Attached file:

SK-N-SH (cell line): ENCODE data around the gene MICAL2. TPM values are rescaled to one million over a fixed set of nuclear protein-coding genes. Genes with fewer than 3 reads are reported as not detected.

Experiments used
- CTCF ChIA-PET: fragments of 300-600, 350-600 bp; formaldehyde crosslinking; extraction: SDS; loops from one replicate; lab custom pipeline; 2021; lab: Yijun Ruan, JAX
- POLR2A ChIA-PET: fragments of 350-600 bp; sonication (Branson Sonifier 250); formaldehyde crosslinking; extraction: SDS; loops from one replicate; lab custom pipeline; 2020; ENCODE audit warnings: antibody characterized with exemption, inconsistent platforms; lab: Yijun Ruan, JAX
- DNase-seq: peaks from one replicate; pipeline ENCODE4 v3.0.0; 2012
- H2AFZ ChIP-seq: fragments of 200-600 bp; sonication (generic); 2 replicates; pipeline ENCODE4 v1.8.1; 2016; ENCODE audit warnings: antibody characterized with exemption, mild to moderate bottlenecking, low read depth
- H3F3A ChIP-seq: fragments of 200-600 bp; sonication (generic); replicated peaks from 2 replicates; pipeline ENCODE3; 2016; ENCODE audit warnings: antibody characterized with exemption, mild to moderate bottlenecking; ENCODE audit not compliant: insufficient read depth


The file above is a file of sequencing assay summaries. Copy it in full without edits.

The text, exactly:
SK-N-SH (cell line): ENCODE data around the gene MICAL2. TPM values are rescaled to one million over a fixed set of nuclear protein-coding genes. Genes with fewer than 3 reads are reported as not detected.

Experiments used
- CTCF ChIA-PET: fragments of 300-600, 350-600 bp; formaldehyde crosslinking; extraction: SDS; loops from one replicate; lab custom pipeline; 2021; lab: Yijun Ruan, JAX
- POLR2A ChIA-PET: fragments of 350-600 bp; sonication (Branson Sonifier 250); formaldehyde crosslinking; extraction: SDS; loops from one replicate; lab custom pipeline; 2020; ENCODE audit warnings: antibody characterized with exemption, inconsistent platforms; lab: Yijun Ruan, JAX
- DNase-seq: peaks from one replicate; pipeline ENCODE4 v3.0.0; 2012
- H2AFZ ChIP-seq: fragments of 200-600 bp; sonication (generic); 2 replicates; pipeline ENCODE4 v1.8.1; 2016; ENCODE audit warnings: antibody characterized with exemption, mild to moderate bottlenecking, low read depth
- H3F3A ChIP-seq: fragments of 200-600 bp; sonication (generic); replicated peaks from 2 replicates; pipeline ENCODE3; 2016; ENCODE audit warnings: antibody characterized with exemption, mild to moderate bottlenecking; ENCODE audit not compliant: insufficient read depth